Wednesday, January 31, 2007

Shanghai Park, Princeton

My friend Steph has been craving soup dumplings, so we went to Shanghai Park at the Princeton Shopping Center for the little pockets of perfection. Known alternately as xiao long bao (Little Dragon buns), tang bao (soup buns), or juicy buns, at Shanghai Park the English name on the menu reads innocuously as "crab meat and pork buns." Don't know why, but my friends were incredulous and I had to assure them that the Chinese characters next to those words did indeed say xie feng tang bao (crab meat soup buns).

There's a technique to the eating of soup dumplings:

#1 -- Get a little of the sauce of soy, vinegar, and ginger on your soup spoon.

#2 -- Carefully grab a dumpling from the steamer, making sure not to puncture the skin in the slightest, and nestle it in your spoon.

#3 -- Keeping the dumpling in your spoon, bite just a small hole open in the top of the dumpling to let some steam out so you don't completely burn your mouth.

#4 -- Bite and sip simultaneously as you eat so as not to lose any of the juicy soup goodness!

The other standout dish at this restaurant is the si zi tou Lion's Head meatballs. Named for their size, the meatballs are so soft and melt-in-your-mouth tender -- ground pork mixed with tofu, seasoned with ginger -- so simple yet so good...

I also like the stir-fried nian gao (sticky rice cakes), here with Shanghai salted cabbage (xue cai) and pork. They also make it with shitake mushrooms (which I've had -- really good) or with spinach.

The great thing about all these dishes is that they're all traditional Shanghai cuisine. The Shanghainese are known for their sweet tooths and their love of all things made of sticky rice flour. We also ordered wuxi spareribs, another traditional Shanghai dish, with a fragrant sweet sauce. I actually liked the ones we'd had a few months back at the New Chinese Restaurant in Hamilton better. But not to knock it -- it's not a dish you find on typical Chinese menus since it's a regional specialty.

Mmmm... soup dumplings. Lucky redneckhunter is going for them again on Friday!

Shanghai Park
Princeton Shopping Center
301 N Harrison St
Princeton, NJ 08540
(609) 924-8001

Monday, January 29, 2007

Kyotofu, NYC

After our meal at Pam Real Thai the other night, we walked a block and a half down to Kyotofu for dessert. Ninth Avenue in Hell's Kitchen is a veritable restaurant row -- there's really no other retail there except for food. Just opened last November, Kyotofu serves Japanese snacks and desserts primarily made of tofu.

Above is the Toasted Walnut Tahitian Vanilla Parfait with maple soy mascarpone mousse and caramel-apricot sauce, garnished with pomegranate seeds. The smooth walnut flavor was rich without being too sweet. I went with the simple perfection of the Original Sweet Tofu with Black Sugar Sauce (pictured right). So mild, smooth, and creamy, I could eat bowls and bowls of this every day!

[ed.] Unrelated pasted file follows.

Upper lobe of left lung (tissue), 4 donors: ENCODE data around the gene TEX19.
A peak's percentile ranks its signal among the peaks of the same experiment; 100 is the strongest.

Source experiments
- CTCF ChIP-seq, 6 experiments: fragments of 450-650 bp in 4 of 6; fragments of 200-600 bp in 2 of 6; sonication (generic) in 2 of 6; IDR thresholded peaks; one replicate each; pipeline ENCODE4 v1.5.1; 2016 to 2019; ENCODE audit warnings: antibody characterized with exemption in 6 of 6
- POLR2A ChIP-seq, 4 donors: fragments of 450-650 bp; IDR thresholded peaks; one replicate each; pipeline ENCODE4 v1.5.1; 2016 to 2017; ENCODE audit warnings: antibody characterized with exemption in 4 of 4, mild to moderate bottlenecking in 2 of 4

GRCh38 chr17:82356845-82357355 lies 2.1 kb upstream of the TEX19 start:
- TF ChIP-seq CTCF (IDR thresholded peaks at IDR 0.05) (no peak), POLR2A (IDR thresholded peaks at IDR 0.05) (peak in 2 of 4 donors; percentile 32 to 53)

Brownie ordered the Sansho Pepper Tofu Cheesecake with shiro-an vanilla cream, shochu ginger, and fruit carpaccio. The "fruit carpaccio" of thinly sliced grapefruit was beautiful. The cream had the thick texture of cannoli filling. The cheesecake itself was not too heavy with a very strong almost gingery flavor. I have to say though, what's up with everyone doing sauce smears?

They left us with an amuse bouche of pretty peach gelees -- so sweet and perfect.

705 Ninth Avenue (btw 48th and 49th), NYC
(212) 974-6012

Sunday, January 28, 2007

Gertrude's at the BMA

Recently, I went with some friends to Gertrude's, a restaurant located in the Baltimore Museum of Art. It's chef, John Shields, hosts a public television program, Coastal Cooking.
The cuisine is much inspired my Maryland cuisine with a touch of Southern cooking. On Tuesdays, they have a $10 menu special.
I had the trout with creole sauce on a bed of ham and chedder grits.
I also had a nice cup of cream of crab soup.

My friend Larry had the Maryland pan fried chicken. It was a half chicken with potatoes and veggies. The skin was really nice, light and flavorful. The waiter told us that he sees old ladies finish off the whole plate. Larry got a take home box.

My friend Kwan got a portobella crab imperial. The crab seemed to be all lump- delicious and sweet.

Our dessert was pretty unique- it was cheesecake made from goat cheese. It was a lot smoother that regular cheesecake. Tasty!

Thursday, January 25, 2007

Pam Real Thai, NYC

We thought about trekking out to Queens to the beloved Sripraphai but it was a Sunday night when the trains don't run all that well, and a cold Sunday night at that! So our Manhattan choice was Pam Real Thai in Hell's Kitchen. We started out with a Yum Woon Sen (a salad of glass noodles with lime dressing, shrimp, minced chicken, squid, red onion, cilantro and chili) -- fresh, limey and delicious.

We had two appetizers: Shrimp Rolls and Thai Beef Jerky. The shrimp rolls were whole shrimp wrapped in spring roll skins and fried. Not what we expected from the menu description of "shrimp stuffed crepes" but really tasty nonetheless.

The beef was air-dried then deep-fried and served with sticky rice and a spicy limey sauce. I loved the crispy jerky-firm texture.